An introduction

This is a semi-public place to dump text too flimsy to even become a blog post. I wouldn't recommend reading it unless you have a lot of time to waste. You'd be better off at my livejournal. I also have another blog, and write most of the French journal summaries at the Eurozine Review.

Why do I clutter up the internet with this stuff at all? Mainly because I'm trying to get into the habit of displaying as much as possible of what I'm doing in public. Also, Blogger is a decent interface for a notebook

Wednesday, December 8, 2010

SF and victorian realism

The Goggles Do Nothing — Crooked Timber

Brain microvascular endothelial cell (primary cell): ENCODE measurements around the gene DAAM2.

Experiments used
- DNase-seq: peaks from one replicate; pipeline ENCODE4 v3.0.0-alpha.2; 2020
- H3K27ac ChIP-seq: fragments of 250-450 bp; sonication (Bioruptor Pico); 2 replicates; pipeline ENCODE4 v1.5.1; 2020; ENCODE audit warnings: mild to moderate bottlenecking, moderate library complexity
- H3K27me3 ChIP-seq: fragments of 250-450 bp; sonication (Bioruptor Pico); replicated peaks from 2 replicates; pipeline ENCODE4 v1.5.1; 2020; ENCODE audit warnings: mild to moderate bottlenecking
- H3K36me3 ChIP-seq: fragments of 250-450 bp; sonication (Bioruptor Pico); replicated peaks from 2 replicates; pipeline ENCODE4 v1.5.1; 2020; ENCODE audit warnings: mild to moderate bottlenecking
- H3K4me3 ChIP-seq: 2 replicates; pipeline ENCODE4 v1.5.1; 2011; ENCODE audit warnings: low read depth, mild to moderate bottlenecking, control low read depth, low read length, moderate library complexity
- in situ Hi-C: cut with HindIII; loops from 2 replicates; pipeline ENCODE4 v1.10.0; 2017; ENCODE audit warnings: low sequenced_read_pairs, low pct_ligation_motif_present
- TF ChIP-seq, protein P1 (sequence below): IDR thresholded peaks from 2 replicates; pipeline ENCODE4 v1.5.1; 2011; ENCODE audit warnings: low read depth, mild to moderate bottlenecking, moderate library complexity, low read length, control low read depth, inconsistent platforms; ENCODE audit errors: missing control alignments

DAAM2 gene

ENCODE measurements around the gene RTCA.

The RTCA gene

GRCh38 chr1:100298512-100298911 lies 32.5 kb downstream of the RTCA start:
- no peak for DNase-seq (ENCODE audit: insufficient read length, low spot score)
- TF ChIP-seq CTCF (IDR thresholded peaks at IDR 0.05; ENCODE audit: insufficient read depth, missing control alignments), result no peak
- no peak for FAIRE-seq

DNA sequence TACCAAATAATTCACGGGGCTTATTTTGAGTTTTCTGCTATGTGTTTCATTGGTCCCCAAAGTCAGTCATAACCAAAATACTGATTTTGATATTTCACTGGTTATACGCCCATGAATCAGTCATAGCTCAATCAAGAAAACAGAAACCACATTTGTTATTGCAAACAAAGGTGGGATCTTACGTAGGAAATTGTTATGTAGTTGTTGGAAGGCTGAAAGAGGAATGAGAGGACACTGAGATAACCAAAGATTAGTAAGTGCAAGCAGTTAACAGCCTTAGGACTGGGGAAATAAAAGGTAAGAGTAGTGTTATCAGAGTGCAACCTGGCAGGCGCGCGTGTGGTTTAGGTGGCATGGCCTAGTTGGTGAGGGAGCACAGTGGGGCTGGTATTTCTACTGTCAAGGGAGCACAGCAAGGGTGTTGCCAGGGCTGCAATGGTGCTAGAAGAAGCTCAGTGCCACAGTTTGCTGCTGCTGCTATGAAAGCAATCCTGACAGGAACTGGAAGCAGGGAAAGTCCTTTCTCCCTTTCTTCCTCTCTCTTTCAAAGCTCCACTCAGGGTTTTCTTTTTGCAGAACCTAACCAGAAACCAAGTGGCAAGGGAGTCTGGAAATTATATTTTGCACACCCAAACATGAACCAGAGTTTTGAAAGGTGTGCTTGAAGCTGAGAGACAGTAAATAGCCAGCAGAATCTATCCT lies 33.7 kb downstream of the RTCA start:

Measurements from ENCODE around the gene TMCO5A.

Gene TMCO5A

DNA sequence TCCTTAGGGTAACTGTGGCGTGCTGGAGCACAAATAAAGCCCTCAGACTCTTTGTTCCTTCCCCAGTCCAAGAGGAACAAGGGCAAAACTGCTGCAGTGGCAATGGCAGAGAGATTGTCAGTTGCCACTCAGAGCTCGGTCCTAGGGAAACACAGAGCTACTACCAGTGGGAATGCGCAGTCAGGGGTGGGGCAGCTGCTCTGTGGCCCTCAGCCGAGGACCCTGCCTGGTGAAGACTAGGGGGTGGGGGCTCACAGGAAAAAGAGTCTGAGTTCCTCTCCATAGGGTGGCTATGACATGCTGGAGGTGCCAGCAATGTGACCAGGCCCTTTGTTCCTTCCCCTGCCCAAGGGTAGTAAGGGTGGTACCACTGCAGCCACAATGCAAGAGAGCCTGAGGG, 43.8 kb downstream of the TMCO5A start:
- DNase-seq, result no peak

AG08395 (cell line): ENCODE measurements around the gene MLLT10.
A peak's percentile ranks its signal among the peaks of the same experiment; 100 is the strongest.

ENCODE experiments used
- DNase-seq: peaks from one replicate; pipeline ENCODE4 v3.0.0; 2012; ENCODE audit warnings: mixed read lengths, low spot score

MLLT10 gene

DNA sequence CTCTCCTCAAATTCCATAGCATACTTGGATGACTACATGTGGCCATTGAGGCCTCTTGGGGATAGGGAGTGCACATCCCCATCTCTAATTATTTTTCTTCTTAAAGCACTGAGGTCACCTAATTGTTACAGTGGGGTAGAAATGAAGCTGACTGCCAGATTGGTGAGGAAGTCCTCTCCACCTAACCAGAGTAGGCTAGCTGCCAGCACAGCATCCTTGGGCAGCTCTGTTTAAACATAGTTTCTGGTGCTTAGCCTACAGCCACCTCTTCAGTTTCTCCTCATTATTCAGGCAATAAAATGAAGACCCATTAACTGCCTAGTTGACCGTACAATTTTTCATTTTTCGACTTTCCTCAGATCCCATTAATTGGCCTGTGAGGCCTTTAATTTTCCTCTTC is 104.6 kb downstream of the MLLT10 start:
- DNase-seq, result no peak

The ancestry of modern SF lies as much in the 19th century “condition of England” novel as it does in more obvious ancestors like Frankenstein. That is to say – one of the skeins one can trace back through modern SF is a vein of sociological rather than scientific speculation, in which events happening to individual characters serve as a means to capture arguments about what is happening to society as a whole. In the nineteenth century, there was clearly a tension between the novel-as-fleshing-out-of-individual-experience and the novel-as-depiction-of-our-social-state (Middlemarch is one of the few novels I’ve read from this period that really manages these tensions successfully). Science fiction took one of these routes (an awful lot of early SF - e.g. H.G. Wells is primarily sociological speculation). Returning to the long nineteenth century is nothing more and nothing less than SF coming back to its roots.

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